The Veterans Affairs (VA) Cooperative Study #470, a trial of cognitive
behavioral therapy (CBT) and aerobic exercise for Gulf War veterans' illnesses
(GWVI) reported in this issue of THE JOURNAL,1 is
a remarkable achievement. It is the first credible trial of an intervention
for symptomatic Gulf War veterans, and with 1092 individuals randomized at
20 sites, it is one of the largest trials of a psychotherapeutic intervention
ever published. The study used a factorial design to randomize symptomatic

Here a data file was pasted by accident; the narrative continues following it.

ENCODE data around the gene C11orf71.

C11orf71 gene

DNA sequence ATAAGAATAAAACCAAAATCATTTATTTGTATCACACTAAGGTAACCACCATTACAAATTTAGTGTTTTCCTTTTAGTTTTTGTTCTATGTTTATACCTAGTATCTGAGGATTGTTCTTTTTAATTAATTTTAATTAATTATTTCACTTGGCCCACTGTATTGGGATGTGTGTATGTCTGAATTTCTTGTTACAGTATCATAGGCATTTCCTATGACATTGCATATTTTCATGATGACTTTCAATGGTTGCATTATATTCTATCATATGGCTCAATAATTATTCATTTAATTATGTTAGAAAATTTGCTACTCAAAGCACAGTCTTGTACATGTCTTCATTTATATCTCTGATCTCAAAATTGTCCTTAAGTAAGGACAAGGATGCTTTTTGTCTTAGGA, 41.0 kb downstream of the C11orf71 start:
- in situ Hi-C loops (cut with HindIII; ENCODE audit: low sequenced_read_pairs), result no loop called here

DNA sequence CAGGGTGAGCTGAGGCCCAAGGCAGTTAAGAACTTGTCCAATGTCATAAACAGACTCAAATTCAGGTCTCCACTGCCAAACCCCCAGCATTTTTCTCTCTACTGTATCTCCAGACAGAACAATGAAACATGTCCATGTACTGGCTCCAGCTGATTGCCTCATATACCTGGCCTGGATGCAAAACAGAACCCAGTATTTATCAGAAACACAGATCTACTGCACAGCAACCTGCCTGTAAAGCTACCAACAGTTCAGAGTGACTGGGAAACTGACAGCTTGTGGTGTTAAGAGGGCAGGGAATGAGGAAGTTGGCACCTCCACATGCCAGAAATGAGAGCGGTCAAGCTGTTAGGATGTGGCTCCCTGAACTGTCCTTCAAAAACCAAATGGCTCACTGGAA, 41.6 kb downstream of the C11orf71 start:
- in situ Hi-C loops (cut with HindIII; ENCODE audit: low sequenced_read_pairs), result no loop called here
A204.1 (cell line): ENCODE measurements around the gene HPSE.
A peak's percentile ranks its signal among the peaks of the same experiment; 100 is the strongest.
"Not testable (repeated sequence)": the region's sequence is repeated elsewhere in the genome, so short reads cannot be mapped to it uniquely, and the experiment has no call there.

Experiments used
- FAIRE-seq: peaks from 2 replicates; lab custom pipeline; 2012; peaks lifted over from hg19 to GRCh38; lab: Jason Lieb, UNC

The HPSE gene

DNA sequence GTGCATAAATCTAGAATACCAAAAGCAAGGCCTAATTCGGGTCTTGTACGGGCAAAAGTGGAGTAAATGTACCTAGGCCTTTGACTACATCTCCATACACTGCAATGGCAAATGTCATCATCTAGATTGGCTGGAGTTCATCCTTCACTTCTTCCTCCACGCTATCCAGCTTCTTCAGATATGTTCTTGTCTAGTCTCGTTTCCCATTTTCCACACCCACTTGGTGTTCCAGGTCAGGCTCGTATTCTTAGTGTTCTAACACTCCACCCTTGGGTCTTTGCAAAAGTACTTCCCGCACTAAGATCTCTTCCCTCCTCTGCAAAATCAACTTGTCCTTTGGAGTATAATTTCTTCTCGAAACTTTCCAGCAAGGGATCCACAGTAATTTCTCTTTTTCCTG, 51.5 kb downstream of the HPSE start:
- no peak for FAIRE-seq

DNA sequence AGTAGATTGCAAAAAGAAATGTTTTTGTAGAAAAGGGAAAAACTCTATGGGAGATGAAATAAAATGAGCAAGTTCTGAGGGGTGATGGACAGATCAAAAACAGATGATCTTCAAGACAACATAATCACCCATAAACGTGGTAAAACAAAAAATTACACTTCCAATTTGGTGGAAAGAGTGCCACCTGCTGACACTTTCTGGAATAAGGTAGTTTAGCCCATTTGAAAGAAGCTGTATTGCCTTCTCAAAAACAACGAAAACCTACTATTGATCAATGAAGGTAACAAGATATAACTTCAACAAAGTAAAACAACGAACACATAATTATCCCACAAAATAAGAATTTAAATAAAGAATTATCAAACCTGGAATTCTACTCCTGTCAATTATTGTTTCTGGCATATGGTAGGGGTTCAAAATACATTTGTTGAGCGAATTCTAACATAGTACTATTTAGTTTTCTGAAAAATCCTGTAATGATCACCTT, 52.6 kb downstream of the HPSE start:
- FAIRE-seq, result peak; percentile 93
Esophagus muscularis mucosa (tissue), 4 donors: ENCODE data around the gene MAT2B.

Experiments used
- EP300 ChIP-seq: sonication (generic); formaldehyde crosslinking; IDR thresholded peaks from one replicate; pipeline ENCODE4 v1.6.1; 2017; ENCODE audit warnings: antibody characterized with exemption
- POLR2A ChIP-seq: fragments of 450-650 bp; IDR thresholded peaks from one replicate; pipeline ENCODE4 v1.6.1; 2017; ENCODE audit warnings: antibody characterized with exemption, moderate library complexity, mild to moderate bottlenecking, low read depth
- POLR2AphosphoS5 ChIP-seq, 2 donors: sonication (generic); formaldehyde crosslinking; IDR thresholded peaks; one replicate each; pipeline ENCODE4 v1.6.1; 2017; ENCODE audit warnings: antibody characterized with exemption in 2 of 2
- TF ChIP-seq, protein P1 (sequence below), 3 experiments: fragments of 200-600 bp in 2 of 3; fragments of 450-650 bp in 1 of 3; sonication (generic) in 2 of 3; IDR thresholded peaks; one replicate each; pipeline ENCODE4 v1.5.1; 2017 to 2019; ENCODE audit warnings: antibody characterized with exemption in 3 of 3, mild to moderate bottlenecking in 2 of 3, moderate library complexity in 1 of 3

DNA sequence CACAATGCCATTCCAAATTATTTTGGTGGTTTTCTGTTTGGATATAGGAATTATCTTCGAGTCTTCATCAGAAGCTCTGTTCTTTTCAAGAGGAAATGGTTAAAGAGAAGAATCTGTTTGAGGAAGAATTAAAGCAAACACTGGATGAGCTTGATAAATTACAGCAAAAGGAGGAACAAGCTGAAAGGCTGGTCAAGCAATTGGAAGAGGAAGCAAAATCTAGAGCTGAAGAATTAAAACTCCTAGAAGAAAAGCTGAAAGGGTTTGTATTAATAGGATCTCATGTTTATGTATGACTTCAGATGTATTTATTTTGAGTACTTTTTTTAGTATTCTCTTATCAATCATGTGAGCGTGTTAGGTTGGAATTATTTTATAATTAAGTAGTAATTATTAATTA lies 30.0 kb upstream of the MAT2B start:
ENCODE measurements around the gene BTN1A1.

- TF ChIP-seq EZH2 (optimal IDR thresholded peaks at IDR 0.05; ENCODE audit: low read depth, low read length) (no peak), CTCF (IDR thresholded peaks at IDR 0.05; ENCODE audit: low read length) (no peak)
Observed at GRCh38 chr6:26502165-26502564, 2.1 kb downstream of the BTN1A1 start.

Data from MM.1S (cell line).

veterans who received usual care, CBT, graded exercise therapy, or both in
combination. The results suggest that CBT leads to a modest reduction in physical
disability (the primary outcome measure), graded exercise has no such effect,
and the combined treatments can lead to improvements in fatigue and cognitive
symptoms but not pain. The modest effects shown in the primary outcome are
difficult to interpret. Should all symptomatic veterans now be offered CBT
or should further research attempt to refine the treatment? If graded exercise
therapy is effective for some symptoms, are there subgroups of patients who
would benefit from it more than from CBT?
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